The potential of a light spot, heat area, and novel object to attract laying hens and induce piling behaviour.

Winter, J; Toscano, M J; Stratmann, A (2022). The potential of a light spot, heat area, and novel object to attract laying hens and induce piling behaviour. Animal : an international journal of animal bioscience, 16(8), p. 100567. Elsevier 10.1016/j.animal.2022.100567

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Piling behaviour of laying hens often results in smothering or death due to suffocation. Mechanisms leading to piling are not yet understood though various potential factors have been suggested. In this experimental study, we predicted that the presence of a light spot, a novel object (metal foil), or a heat area within animal pens would increase animal numbers around the stimulus leading to piling behaviour. We presented the cues in a 4 × 2 Latin-square design in eight identical experimental pens including each 55 Lohmann Selected Leghorn hens. The cues were presented in two test areas per pen, at two bouts per day in the morning, consecutively for 5 days, over four periods (age: 20, 22, 24, 26 weeks). Each pen received a cue and control condition simultaneously (test areas without cue presentation) once. For a bout, each cue was presented for 35 min except for the light spot where the duration was 10 min. Birds' responses to the cues during bout and non-bout times were video recorded and analysed for the first bout of each period. To assess the cues' attractiveness, the number of hens during bout times was counted at predefined times within the test and control areas. To assess the cues' effects on piling, we described piling behaviour (pile number, duration, animal numbers, trigger) in control and test areas during bout times. Furthermore, we described piling behaviour during bout times and non-bout times on the first day of the first period and fourth period. The best model explaining the number of hens included the interactions of treatment and bout time, and treatment and area. Over the bout's time course, more hens were attracted to the light spot compared to the control condition, and more to test areas compared to control areas. In the novel object condition, more hens were drawn to the test areas compared to the control areas. Hens were not attracted to the heat area. Piling in bout times was observed twice when hens pecked at the novel object. During non-bout times, piling behaviour occurred frequently at midday and in the late morning compared to the afternoon, mostly in corners and mainly preceded by the mutual attraction of hens. Overall, hens were attracted to light spots and less so to the novel object though neither reliably induced piling behaviour. The occurrence of piling behaviour in non-bout times shows that more work is needed to understand mechanisms eliciting piling behaviour.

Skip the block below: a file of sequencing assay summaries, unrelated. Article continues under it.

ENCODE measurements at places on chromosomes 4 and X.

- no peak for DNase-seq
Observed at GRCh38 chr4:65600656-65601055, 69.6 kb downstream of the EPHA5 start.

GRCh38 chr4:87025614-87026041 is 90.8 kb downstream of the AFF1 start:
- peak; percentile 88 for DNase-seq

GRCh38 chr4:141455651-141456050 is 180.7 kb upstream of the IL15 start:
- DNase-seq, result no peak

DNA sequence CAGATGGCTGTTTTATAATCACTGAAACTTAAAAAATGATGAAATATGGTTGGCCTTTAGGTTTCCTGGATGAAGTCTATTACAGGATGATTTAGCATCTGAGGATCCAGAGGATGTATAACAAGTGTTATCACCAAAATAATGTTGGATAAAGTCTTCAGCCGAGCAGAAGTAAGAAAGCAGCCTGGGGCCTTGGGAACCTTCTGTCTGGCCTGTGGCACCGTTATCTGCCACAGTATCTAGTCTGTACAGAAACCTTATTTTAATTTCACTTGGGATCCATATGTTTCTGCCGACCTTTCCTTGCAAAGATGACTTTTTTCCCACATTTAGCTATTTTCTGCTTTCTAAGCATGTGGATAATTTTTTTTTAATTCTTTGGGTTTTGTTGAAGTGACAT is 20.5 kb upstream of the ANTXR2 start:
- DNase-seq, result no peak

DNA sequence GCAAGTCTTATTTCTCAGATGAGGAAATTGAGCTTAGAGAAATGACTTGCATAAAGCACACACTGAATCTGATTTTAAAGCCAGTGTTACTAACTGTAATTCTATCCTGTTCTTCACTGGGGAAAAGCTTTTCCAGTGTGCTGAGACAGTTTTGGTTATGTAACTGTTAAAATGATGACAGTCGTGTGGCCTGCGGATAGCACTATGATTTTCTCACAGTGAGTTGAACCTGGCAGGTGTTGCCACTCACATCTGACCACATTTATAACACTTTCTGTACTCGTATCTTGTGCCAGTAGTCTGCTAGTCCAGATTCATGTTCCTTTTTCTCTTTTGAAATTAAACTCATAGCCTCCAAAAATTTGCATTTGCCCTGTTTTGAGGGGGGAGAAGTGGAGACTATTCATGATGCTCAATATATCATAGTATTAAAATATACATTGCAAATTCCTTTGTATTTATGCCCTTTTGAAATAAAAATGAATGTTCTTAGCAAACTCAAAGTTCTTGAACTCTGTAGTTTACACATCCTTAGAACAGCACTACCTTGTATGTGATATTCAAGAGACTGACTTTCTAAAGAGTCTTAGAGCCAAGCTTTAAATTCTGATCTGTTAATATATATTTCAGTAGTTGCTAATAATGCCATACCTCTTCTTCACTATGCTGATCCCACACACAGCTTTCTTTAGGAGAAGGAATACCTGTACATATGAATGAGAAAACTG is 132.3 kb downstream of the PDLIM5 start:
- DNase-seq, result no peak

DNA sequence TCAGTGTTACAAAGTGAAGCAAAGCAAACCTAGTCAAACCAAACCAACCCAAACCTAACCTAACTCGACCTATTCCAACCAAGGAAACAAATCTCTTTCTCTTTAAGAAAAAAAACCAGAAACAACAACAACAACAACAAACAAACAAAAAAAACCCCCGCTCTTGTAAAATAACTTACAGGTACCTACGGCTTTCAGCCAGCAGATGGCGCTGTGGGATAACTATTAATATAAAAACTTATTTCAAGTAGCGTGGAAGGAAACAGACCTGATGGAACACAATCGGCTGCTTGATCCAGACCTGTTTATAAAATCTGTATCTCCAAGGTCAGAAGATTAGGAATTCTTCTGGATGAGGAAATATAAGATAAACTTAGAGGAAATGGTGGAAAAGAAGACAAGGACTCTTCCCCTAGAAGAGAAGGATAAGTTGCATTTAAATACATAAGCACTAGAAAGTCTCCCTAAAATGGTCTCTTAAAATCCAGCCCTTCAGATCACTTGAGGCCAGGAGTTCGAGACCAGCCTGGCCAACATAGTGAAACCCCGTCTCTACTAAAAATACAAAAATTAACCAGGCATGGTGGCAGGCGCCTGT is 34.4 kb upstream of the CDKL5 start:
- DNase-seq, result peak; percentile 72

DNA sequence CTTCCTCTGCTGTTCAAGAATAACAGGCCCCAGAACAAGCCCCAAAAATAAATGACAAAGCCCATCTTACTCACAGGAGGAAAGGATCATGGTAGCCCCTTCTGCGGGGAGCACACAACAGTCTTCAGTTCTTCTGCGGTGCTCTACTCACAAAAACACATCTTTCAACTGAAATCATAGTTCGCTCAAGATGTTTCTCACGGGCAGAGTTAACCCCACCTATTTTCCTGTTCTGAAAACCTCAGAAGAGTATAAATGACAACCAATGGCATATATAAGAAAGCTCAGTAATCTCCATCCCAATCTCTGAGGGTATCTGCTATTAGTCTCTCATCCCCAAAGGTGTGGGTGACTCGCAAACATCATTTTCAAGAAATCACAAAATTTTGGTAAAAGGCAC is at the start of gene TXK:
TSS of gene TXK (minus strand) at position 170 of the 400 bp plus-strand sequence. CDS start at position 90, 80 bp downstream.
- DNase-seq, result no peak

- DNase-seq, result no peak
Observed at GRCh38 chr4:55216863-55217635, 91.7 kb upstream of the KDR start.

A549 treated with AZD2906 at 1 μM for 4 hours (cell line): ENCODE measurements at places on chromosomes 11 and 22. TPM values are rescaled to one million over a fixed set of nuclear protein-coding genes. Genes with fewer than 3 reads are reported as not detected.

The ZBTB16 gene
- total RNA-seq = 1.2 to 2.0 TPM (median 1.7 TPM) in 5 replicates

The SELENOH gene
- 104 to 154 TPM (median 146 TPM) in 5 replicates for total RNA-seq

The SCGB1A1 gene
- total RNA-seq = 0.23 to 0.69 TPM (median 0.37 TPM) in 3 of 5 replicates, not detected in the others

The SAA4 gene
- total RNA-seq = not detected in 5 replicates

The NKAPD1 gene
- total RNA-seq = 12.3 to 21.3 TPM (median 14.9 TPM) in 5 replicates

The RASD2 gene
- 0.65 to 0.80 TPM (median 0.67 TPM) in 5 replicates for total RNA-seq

Item Type:

Journal Article (Original Article)

Division/Institute:

05 Veterinary Medicine > Department of Clinical Research and Veterinary Public Health (DCR-VPH) > Veterinary Public Health Institute > Animal Welfare Division
05 Veterinary Medicine > Department of Clinical Research and Veterinary Public Health (DCR-VPH) > Veterinary Public Health Institute

UniBE Contributor:

Winter, Jakob; Toscano, Michael Jeffrey and Stratmann, Ariane

Subjects:

600 Technology > 630 Agriculture

ISSN:

1751-732X

Publisher:

Elsevier

Language:

English

Submitter:

Pubmed Import

Date Deposited:

20 Jul 2022 11:25

Last Modified:

25 Aug 2022 00:15

Publisher DOI:

10.1016/j.animal.2022.100567

PubMed ID:

35849910

Uncontrolled Keywords:

Cage-free Environment Loose-housed Smothering Synchronous behaviours

BORIS DOI:

10.48350/171405

URI:

https://boris.unibe.ch/id/eprint/171405

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